Coronavirus cases are trending downward across the U.S., but the emergence of several concerning variant strains has dampened some of the optimism about where the pandemic is heading.

Public health officials are keeping a close eye on three separate variants, first discovered in the United Kingdom, South Africa and Brazil. Early studies suggest these mutant strains could be more transmissible or render vaccines less effective.

More recently, two notable variants popped up on opposite sides of the U.S. In California, researchers say a mutation first identified there last year is more transmissible, though their study hasn't been peer-reviewed yet. Scientists also say in two separate studies, neither of which has been published in an academic journal, that a new variant in New York is spreading rapidly and may weaken the strength of vaccines.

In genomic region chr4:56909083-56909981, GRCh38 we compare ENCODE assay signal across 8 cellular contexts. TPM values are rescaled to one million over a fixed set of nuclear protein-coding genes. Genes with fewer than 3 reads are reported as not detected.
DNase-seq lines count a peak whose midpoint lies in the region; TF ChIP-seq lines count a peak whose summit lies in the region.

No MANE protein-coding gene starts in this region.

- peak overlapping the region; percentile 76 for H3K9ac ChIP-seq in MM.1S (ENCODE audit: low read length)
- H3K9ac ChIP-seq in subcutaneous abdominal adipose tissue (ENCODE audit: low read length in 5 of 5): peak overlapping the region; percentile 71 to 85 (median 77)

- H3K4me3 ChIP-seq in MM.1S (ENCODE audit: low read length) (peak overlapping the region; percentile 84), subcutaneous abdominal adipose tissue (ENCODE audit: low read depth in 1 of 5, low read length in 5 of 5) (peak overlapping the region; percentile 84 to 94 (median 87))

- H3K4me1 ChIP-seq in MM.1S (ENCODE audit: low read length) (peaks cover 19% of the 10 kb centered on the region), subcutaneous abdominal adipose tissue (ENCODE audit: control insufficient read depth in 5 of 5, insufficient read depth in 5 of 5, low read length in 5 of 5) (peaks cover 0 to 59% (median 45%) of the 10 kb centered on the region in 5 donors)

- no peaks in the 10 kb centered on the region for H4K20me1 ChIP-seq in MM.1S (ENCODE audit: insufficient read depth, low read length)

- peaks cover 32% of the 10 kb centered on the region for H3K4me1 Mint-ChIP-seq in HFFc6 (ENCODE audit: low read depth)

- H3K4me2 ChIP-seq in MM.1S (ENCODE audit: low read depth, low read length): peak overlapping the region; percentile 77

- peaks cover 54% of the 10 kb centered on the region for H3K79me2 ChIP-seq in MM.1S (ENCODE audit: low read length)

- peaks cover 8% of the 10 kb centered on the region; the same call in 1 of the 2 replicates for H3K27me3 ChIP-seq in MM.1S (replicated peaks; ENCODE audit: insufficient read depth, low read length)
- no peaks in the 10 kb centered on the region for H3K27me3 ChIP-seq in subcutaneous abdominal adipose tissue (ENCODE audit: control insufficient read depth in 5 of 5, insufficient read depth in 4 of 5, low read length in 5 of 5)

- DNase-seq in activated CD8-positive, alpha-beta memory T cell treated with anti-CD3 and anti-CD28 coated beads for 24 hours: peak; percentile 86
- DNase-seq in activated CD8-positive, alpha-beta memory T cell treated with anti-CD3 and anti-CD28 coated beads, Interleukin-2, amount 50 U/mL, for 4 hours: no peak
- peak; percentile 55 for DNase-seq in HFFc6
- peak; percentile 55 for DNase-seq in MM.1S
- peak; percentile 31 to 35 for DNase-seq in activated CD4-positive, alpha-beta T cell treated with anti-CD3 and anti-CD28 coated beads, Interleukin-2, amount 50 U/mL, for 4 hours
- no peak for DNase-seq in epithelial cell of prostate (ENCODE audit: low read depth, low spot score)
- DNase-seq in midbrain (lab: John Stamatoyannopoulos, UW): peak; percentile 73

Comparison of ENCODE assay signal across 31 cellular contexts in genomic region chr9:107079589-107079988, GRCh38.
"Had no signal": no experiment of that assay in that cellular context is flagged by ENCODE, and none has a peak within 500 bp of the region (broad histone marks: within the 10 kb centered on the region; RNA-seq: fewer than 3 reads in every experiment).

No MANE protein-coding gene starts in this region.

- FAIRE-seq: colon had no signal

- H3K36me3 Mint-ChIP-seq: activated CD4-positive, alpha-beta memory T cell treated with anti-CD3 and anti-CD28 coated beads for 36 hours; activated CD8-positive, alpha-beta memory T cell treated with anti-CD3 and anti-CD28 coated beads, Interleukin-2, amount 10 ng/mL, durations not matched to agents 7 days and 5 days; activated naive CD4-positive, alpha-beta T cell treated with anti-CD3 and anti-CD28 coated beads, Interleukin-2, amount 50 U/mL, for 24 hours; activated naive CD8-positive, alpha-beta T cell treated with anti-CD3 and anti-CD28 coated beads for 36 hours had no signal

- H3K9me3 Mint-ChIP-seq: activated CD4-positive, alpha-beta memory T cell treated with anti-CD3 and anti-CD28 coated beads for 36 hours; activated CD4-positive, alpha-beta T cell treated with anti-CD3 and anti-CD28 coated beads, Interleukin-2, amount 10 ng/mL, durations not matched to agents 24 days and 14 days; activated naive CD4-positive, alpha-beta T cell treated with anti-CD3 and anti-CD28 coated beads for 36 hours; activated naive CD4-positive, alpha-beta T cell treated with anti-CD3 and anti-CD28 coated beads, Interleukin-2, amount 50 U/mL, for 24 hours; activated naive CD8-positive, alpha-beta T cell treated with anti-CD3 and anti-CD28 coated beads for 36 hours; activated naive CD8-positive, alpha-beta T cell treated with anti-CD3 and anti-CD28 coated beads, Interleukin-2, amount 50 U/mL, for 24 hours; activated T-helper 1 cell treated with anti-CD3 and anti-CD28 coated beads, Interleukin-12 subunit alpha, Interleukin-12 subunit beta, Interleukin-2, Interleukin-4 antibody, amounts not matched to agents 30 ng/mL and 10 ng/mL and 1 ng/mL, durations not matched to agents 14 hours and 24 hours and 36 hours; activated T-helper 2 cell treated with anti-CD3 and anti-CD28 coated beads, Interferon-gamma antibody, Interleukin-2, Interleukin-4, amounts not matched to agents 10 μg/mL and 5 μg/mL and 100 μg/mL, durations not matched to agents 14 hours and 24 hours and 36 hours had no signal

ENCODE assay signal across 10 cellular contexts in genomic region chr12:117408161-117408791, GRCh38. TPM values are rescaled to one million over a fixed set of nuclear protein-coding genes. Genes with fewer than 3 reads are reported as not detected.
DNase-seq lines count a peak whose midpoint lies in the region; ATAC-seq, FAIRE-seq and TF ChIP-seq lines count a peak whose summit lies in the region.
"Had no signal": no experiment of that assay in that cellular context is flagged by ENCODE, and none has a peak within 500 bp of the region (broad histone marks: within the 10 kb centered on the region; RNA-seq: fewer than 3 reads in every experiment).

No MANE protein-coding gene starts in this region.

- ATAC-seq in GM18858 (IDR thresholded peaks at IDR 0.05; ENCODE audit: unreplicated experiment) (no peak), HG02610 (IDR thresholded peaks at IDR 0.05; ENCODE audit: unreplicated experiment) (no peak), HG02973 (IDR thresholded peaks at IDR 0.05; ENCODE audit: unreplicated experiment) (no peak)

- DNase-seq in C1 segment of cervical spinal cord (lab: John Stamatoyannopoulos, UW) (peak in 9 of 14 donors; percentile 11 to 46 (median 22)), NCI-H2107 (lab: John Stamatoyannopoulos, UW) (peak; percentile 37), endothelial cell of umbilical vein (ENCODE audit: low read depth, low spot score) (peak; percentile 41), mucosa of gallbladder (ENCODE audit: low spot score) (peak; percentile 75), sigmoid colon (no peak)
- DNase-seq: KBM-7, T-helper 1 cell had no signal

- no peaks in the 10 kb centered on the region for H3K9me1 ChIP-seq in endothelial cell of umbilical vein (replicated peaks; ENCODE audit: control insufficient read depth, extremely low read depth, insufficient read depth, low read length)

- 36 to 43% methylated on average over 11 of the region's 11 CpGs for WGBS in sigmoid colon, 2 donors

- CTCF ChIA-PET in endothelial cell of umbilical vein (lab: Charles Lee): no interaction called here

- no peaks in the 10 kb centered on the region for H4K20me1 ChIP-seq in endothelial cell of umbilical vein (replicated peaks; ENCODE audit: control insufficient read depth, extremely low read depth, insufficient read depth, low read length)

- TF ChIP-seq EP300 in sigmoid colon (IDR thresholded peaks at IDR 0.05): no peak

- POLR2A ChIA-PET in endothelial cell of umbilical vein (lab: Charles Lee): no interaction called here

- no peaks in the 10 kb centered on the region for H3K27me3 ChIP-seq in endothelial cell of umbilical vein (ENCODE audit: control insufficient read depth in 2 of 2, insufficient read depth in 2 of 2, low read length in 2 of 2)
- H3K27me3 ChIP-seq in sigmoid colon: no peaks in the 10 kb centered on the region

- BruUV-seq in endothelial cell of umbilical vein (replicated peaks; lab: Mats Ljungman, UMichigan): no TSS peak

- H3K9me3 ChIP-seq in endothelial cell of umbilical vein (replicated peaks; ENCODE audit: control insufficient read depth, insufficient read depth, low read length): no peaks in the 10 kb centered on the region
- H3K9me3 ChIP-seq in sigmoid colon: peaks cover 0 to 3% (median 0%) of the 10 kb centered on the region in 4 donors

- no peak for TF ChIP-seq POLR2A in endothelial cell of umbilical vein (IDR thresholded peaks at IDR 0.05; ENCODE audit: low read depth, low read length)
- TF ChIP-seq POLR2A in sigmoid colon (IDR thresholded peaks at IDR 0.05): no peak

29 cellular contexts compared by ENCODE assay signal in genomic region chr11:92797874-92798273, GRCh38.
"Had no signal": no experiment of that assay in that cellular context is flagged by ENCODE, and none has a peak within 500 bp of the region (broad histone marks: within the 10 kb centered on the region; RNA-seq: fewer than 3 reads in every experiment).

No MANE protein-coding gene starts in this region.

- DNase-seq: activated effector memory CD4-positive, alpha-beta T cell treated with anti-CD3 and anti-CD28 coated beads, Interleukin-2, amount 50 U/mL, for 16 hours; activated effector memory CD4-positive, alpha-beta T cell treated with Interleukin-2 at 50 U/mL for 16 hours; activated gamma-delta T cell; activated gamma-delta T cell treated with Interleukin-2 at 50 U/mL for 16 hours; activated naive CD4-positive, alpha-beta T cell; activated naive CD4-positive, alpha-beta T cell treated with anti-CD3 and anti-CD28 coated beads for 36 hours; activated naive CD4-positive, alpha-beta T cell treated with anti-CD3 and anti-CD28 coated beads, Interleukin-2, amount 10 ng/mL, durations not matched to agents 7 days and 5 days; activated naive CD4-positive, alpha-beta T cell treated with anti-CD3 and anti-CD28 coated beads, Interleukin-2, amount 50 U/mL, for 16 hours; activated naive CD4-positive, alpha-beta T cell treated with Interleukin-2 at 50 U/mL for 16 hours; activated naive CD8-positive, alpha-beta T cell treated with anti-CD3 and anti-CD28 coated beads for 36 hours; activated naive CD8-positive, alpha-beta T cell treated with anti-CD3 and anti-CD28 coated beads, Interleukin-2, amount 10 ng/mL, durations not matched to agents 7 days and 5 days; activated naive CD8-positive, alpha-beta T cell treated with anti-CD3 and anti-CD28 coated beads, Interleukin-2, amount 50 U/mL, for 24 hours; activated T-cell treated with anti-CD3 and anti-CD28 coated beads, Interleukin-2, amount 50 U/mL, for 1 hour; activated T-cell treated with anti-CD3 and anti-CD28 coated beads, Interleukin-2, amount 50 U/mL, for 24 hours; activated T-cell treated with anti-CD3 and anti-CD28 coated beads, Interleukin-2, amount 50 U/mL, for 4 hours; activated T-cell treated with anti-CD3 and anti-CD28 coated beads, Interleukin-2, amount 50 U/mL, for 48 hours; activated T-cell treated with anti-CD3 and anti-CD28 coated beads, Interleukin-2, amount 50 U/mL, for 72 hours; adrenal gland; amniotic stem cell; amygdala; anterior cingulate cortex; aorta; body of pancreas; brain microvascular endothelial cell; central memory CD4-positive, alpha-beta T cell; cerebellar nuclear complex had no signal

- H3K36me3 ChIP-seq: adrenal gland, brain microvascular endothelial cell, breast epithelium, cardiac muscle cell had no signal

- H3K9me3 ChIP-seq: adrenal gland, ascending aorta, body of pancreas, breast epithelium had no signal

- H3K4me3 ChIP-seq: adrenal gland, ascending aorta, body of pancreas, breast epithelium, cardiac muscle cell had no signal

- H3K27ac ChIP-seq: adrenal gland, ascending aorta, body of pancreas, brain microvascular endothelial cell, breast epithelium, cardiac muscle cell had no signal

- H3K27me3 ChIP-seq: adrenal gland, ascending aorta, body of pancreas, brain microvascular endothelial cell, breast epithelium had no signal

Much remains unknown about the variants, though some of the early data is worrisome. Still, college leaders shouldn't think their rise means the fight against coronavirus on campuses is unwinnable.

"Regardless of the variant, we know that masking works, we know that physical distancing works, we know that good hygiene works," said Anita Barkin, co-chair of the American College Health Association's COVID-19 task force. "We need to continue to focus on the things that work."

Higher Ed Dive asked infectious disease and public health experts about how colleges should prepare for the variants, and whether they should change their approach to the virus in light of the new strains and growing availability of vaccines.

Read the full article about how colleges should address the variants by Natalie Schwartz at Higher Ed Dive.